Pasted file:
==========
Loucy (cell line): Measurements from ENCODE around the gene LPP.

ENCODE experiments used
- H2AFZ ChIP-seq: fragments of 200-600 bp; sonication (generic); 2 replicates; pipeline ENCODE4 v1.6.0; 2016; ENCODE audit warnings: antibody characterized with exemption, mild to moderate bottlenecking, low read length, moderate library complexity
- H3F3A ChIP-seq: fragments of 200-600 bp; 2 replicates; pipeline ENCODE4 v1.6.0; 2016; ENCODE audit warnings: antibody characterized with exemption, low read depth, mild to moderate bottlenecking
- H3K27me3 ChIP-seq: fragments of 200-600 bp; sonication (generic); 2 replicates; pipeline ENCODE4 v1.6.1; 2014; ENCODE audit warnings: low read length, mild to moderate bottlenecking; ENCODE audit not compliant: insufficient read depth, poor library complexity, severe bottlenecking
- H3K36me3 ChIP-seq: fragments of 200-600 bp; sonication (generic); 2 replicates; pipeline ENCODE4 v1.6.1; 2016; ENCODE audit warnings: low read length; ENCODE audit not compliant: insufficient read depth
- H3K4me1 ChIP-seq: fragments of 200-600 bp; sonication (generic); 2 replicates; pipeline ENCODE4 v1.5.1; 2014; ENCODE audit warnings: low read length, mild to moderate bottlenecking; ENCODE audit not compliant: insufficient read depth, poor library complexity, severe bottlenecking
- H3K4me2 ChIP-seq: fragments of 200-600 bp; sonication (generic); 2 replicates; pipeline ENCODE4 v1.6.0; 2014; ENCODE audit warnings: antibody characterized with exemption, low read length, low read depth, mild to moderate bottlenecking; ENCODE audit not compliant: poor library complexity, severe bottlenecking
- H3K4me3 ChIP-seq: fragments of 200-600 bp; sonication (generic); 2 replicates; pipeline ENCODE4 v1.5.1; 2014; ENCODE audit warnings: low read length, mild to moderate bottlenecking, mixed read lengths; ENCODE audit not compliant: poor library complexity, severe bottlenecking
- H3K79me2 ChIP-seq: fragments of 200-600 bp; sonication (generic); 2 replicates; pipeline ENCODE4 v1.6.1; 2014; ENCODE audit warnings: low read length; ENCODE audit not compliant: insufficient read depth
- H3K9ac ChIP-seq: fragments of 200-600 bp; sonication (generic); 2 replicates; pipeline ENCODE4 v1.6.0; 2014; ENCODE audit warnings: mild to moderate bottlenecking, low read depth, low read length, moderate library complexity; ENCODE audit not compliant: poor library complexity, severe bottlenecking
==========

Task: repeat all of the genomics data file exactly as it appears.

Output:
Loucy (cell line): Measurements from ENCODE around the gene LPP.

ENCODE experiments used
- H2AFZ ChIP-seq: fragments of 200-600 bp; sonication (generic); 2 replicates; pipeline ENCODE4 v1.6.0; 2016; ENCODE audit warnings: antibody characterized with exemption, mild to moderate bottlenecking, low read length, moderate library complexity
- H3F3A ChIP-seq: fragments of 200-600 bp; 2 replicates; pipeline ENCODE4 v1.6.0; 2016; ENCODE audit warnings: antibody characterized with exemption, low read depth, mild to moderate bottlenecking
- H3K27me3 ChIP-seq: fragments of 200-600 bp; sonication (generic); 2 replicates; pipeline ENCODE4 v1.6.1; 2014; ENCODE audit warnings: low read length, mild to moderate bottlenecking; ENCODE audit not compliant: insufficient read depth, poor library complexity, severe bottlenecking
- H3K36me3 ChIP-seq: fragments of 200-600 bp; sonication (generic); 2 replicates; pipeline ENCODE4 v1.6.1; 2016; ENCODE audit warnings: low read length; ENCODE audit not compliant: insufficient read depth
- H3K4me1 ChIP-seq: fragments of 200-600 bp; sonication (generic); 2 replicates; pipeline ENCODE4 v1.5.1; 2014; ENCODE audit warnings: low read length, mild to moderate bottlenecking; ENCODE audit not compliant: insufficient read depth, poor library complexity, severe bottlenecking
- H3K4me2 ChIP-seq: fragments of 200-600 bp; sonication (generic); 2 replicates; pipeline ENCODE4 v1.6.0; 2014; ENCODE audit warnings: antibody characterized with exemption, low read length, low read depth, mild to moderate bottlenecking; ENCODE audit not compliant: poor library complexity, severe bottlenecking
- H3K4me3 ChIP-seq: fragments of 200-600 bp; sonication (generic); 2 replicates; pipeline ENCODE4 v1.5.1; 2014; ENCODE audit warnings: low read length, mild to moderate bottlenecking, mixed read lengths; ENCODE audit not compliant: poor library complexity, severe bottlenecking
- H3K79me2 ChIP-seq: fragments of 200-600 bp; sonication (generic); 2 replicates; pipeline ENCODE4 v1.6.1; 2014; ENCODE audit warnings: low read length; ENCODE audit not compliant: insufficient read depth
- H3K9ac ChIP-seq: fragments of 200-600 bp; sonication (generic); 2 replicates; pipeline ENCODE4 v1.6.0; 2014; ENCODE audit warnings: mild to moderate bottlenecking, low read depth, low read length, moderate library complexity; ENCODE audit not compliant: poor library complexity, severe bottlenecking